How to Teach Your Dog to "Take It" — And Why This Command Is So Helpful

Dog and tug toy
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The "take it" command can be a good way to initiate a tug game.

Dog owners spend a lot of time working on keeping things out of their pups’ mouths — so it may seem counterintuitive to actually teach a dog to take something with his teeth. But as a dog trainer, I can assure you that teaching a dog to pick up certain items with his teeth is actually a good practice.


Training “take it” (or “take”) consists of giving your dog permission to hold of an item he is already interested in. Training a dog to “take it” can help provide predictable structure and encourage chewing only on approved toys and treats. “Take it” also teaches dogs to wait patiently during interactions and play until being given permission to take an item. Teaching your dog to “take it” offers an easy way to help keep your dog safer and well behaved.

Teaching "Take It"

For most dogs, teaching “take it” is as easy as giving the cue just before handing the dog an item he wants, like a delicious treat or an enticing toy. Alternatively, you can teach “take it” by giving the cue just as your dog is about to grab an appropriate item with his mouth. In either case, with enough repetitions, he will learn to pair the cue (“take” or “take it”) with the action (picking up a toy or treat).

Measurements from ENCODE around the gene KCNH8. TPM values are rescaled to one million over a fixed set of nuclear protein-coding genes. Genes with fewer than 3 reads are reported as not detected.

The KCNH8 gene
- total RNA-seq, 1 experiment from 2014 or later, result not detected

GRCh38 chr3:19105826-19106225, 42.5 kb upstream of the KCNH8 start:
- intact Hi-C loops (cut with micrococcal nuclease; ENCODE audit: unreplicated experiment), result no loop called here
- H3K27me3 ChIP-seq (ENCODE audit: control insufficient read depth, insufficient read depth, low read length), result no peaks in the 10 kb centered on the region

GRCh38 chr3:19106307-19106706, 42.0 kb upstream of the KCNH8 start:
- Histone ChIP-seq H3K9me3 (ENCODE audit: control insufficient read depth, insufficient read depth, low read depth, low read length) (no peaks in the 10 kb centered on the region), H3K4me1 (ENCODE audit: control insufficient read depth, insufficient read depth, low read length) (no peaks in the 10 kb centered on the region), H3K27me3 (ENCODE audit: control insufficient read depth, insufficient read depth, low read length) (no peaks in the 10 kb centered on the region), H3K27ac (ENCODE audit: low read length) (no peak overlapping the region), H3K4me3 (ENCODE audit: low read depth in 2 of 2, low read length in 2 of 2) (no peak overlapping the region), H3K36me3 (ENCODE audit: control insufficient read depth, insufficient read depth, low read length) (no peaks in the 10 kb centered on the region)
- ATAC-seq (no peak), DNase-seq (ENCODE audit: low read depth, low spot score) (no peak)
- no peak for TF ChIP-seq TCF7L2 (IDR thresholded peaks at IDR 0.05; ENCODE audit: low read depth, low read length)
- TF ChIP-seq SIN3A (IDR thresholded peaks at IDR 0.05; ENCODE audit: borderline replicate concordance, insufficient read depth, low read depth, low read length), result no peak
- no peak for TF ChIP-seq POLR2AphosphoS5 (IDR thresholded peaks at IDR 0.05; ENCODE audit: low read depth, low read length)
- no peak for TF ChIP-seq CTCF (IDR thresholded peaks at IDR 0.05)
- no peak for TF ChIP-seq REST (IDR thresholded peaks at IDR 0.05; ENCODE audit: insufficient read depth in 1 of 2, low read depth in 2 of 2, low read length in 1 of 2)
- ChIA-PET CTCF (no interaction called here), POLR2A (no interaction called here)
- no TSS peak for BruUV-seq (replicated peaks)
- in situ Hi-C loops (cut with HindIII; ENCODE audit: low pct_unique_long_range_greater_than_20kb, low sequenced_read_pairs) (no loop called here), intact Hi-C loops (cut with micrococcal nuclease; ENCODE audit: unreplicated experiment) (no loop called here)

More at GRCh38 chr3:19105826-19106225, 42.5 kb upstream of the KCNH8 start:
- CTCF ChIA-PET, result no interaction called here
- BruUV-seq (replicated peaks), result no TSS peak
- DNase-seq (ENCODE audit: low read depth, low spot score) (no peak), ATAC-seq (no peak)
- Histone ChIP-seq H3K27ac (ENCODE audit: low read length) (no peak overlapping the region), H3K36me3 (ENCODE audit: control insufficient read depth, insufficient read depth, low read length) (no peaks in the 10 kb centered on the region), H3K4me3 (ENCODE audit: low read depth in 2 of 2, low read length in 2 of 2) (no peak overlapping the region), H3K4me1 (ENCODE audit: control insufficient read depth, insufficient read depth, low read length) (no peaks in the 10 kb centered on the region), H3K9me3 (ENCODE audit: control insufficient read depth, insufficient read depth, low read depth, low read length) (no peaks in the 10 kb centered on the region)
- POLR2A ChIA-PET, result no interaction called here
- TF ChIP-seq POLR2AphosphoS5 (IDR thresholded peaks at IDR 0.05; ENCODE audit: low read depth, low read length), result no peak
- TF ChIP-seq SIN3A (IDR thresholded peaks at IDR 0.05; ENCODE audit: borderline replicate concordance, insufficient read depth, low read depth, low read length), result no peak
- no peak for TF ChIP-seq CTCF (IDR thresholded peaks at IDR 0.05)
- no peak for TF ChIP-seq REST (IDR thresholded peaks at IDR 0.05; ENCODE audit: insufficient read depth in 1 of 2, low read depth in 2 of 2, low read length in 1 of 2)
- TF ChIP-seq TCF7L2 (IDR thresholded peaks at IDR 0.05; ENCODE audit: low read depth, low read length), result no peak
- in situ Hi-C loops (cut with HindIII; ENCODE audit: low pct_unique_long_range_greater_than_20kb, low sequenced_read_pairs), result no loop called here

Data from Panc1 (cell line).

“Take it” is most effective when it’s paired with an understanding of “drop it,” which signals the canine to willingly let go of an item in his mouth. The goal of both “take it” and “drop it” is to help ensure that your dog only picks up items that he is allowed to have in his mouth. The cue to “take” signals that it’s OK to pick up a specific toy or treat, while “drop it” lets him know that an item is off-limits. Knowing both commands can help prevent him from chewing or eating something dangerous.

How "Take It" Helps

Using “take it” to encourage your dog to play with appropriate items can help put a stop to unwanted chewing. “Take it” tells your dog that a toy is available for his use, while “drop it” can be used to discourage chewing on items that are off-limits. “Take it” can also be helpful when you are introducing new toys — the familiar cue lets him know the item is his to play with or chew on.


“Take it” can also be useful for impulse-control exercises, like asking your dog to wait for the food bowl or to remain in a stay. If your dog is in a sit stay — for example, when he’s waiting for his food to be served — “take it” can become the release word to move out of his stationary position and eat his dinner.

For hesitant or overly polite canines, teaching “take it” can be a useful way to embolden your dog to move toward a toy by making it clear that he’s allowed — and encouraged — to do so.


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